Early 2006 I found myself with the luxury problem of having over 15.000 Miles & More frequent flyer miles, the majority of which were expiring 30 April 2006. Not wanting them to go sour, I figured they would be most valuable on the most expensive regular flights. Since Lufthansa does not fly to Reykjavik (Iceland), and both Moscow and Saint Petersburg require expensive and time consuming visa procedures, that only left Ukraine in my opinion. The president of this former Soviet-state has a Dutch wive, and therefore Dutchmen do not require a visa anymore.
That is how I ended up boarding a small plane with mainly business travellers going from Düsseldorf to Kiev. There I managed to find my way with public transport to a small hostel, and needed all my Russian skills to get the right train ticket to L’viv. (Un)fortunately I already found out before the trip that it was not possible to book a daytrip to Chernobyl. Yes, there are daytrips to the radioactive wasteland surrounding the exploded nuclear reactor. It is deemed safe enough for a day, as long as you stay on the roads of the deserted towns and countryside, where the radiation has washed away. Wandering around in the bush is not recommended. However, since the meltdown happened on 26 April 1986, all the daytrips were sold out to journalists wanting to write the story of “Chernobyl, 20 years later”.
Not having my daytrip to Chernobyl left me over 3 full days to explore Kiev, which is more than enough. I went to all the highlights of the city: the large monastery complex of Pecherska Lavra, the tanks and other military equipment of the Great Patriotic War Museum, St Michael’s Monastery, St Sophia’s Cathedral, various city parks, the huge arch of the Friendship of Nations Monument, and Independance Square. The last is the center of the city where the orange revolution took place. It is also the place where I met up with some students and alumni of ESTIEM local group Kiev. That is the good thing about being an member of an European student organisation: knowing people in most major European cities. I went to have a drink with them one evening, and explored Kiev one afternoon together with Lena.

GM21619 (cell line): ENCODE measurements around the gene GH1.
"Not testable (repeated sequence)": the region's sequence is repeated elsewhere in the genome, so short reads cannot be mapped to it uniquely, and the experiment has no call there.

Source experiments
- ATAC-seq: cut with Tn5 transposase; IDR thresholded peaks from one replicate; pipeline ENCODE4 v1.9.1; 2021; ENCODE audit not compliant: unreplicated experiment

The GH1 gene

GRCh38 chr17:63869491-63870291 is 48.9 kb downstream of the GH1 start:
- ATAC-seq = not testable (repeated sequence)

Overall Kiev was a lot more modern than I expected. The Lada’s so commonly seen in Moscow and Saint Petersburg were a rarity (it may also have to do with the fact that the last time I was in Russia was in 2003). Nevertheless, those two cities are the ones that come closest to my impression of Kiev. The metro system is very efficient and very deep (the fast escalators of one metro station needed 5 minutes to bring me up), just like Saint Petersburg. In one thing Kiev seems to beat the Russian cities though: the percentage of women wearing stiletto heels, I have never seen so many as in Kiev.